SynGas - CHP Module
The patented SynGas CHP Module is characterized by its particularly high electrical energy recovery from the dried sewage sludge. The synthesis gas produced in the gasification process is converted into electricity and heat in a high-efficiency combined heat and power plant (CHP) after a gas cleaning process. The surplus electricity can be fed to the wastewater treatment plant and the heat to the sludge drying process. Due to the high proportion of energy in the synthesis gas which is converted into electricity, the SynGas CHP Module is usually dependent on additional heat for drying the sewage sludge. In many cases, this heat can be covered by the waste heat from the digester gas CHPs.
From the silo, sewage sludge with a dry content of 85% – 95% (1) is transported together with limestone (2) to a thermolysis screw – stage I gasification (3). The products produced in thermolysis – thermolysis gas, carbon and ash – are conveyed into a fluidized bed gasifier – stage II gasification (4). In the second stage, the carbon is sub-stoichiometrically gasified and the long-chain molecules (so-called tars) of the thermolysis gas are cracked. The added limestone binds sulphur and is therefore the first desulphurization stage.
The high gasification temperature of 850 °C completely destroys all toxic substances in the sewage sludge and removes heavy metals such as mercury or cadmium from the valuable sewage sludge ash. It ensures that the vital phosphorus in the ash granulate can be made directly available for use e.g. as fertilizer. The almost carbon-free ash granulate (5) is removed from the process via a sluice and collected.
Synthesis gas cleaning and cooling
The synthesis gas produced in the fluidized bed gasifier is coarsely de-dusted in a cyclone (6) before the sensible heat of the synthesis gas is used in a heat exchanger (7) to preheat air. The preheated air provides a large part of the heat required in the thermolysis screw. The remaining amount of heat required is recovered from the flue gas heat from the CHP motor (8). The cooled synthesis gas is cleaned further in a fine filter (9).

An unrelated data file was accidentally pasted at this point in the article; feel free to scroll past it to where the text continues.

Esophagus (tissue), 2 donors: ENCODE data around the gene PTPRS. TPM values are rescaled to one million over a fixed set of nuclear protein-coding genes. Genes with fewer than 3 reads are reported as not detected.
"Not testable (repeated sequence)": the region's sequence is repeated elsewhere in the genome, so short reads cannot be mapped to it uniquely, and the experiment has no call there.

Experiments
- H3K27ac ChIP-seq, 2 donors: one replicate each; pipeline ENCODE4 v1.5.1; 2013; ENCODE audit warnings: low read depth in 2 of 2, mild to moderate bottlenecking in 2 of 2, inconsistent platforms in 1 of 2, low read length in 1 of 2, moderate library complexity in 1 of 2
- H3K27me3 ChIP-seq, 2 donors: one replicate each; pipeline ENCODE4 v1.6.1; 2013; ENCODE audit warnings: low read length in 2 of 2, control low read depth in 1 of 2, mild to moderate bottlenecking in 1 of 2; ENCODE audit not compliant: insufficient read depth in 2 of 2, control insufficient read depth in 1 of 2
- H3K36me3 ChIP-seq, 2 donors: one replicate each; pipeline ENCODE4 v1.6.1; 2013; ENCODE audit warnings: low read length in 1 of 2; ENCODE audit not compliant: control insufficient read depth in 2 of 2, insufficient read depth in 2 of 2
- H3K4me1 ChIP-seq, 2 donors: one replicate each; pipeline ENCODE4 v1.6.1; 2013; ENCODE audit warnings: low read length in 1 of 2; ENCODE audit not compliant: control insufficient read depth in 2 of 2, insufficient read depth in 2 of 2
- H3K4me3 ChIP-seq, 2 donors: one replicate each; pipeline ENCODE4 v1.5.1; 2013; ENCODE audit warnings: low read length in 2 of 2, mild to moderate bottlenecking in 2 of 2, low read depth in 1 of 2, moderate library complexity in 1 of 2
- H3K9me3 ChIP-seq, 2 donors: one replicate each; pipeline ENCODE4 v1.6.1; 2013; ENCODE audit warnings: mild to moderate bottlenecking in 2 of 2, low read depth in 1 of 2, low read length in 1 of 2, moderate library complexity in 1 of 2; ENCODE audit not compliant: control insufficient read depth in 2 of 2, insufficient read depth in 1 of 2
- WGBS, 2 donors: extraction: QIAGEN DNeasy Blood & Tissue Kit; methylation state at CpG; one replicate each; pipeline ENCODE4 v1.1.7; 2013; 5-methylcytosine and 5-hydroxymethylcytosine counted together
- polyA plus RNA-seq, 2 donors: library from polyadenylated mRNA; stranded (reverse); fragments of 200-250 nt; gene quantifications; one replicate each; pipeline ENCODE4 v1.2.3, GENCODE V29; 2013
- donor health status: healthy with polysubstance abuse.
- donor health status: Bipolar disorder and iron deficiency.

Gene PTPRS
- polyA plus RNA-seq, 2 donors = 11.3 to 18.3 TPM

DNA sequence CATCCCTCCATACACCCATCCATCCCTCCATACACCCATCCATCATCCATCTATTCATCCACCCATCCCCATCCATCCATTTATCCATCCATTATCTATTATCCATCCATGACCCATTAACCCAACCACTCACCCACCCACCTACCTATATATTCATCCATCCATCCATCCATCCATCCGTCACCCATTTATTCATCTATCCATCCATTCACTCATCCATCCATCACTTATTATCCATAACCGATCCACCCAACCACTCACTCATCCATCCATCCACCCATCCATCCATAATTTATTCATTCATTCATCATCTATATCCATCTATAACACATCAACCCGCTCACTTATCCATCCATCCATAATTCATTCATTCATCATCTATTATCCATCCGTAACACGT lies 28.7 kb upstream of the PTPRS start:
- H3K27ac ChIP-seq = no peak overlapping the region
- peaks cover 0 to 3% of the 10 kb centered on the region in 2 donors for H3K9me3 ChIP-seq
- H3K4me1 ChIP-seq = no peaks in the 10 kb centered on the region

In a venturi scrubber (10) and a centrifugal scrubber (11) the gas is cooled to the saturation temperature of approx. 75 °C and residual dust and tar is separated. The scrubbers are operated in a loop with treated water from the wastewater treatment plant. In a downstream spray scrubber (12), the pollutant gas NH3 is separated out by dosing sulphuric acid and the gas is further cooled to approx. 40 °C. The spray scrubber is operated with a separate washing water loop. When a certain concentration of salts is reached, water is discharged via the first two stages for wastewater treatment. The treated wastewater is discharged into the wastewater treatment plant.
Three activated carbon filters follow. The first (13) removes mercury with sulphur-impregnated activated carbon. In the second filter (14), special activated carbon is used for H2S separation. In the police filter (15) residual aromatic hydrocarbons are separated if concentrations are elevated due to irregularities in the process.
The syngas is used in a combined heat and power plant (16) to generate electricity and process heat.
- High electricity surplus to reduce the electricity costs of the wastewater treatment plant
- Simplified planning permission according to TA-Luft instead of 17th BImSchV (German emission regulations, where 17th BImSchV applies to thermal waste treatment and has significantly stricter emission limits)
- In combination with an anaerobic sludge digestion process it can lead to an energy self-sufficient wastewater treatment plant.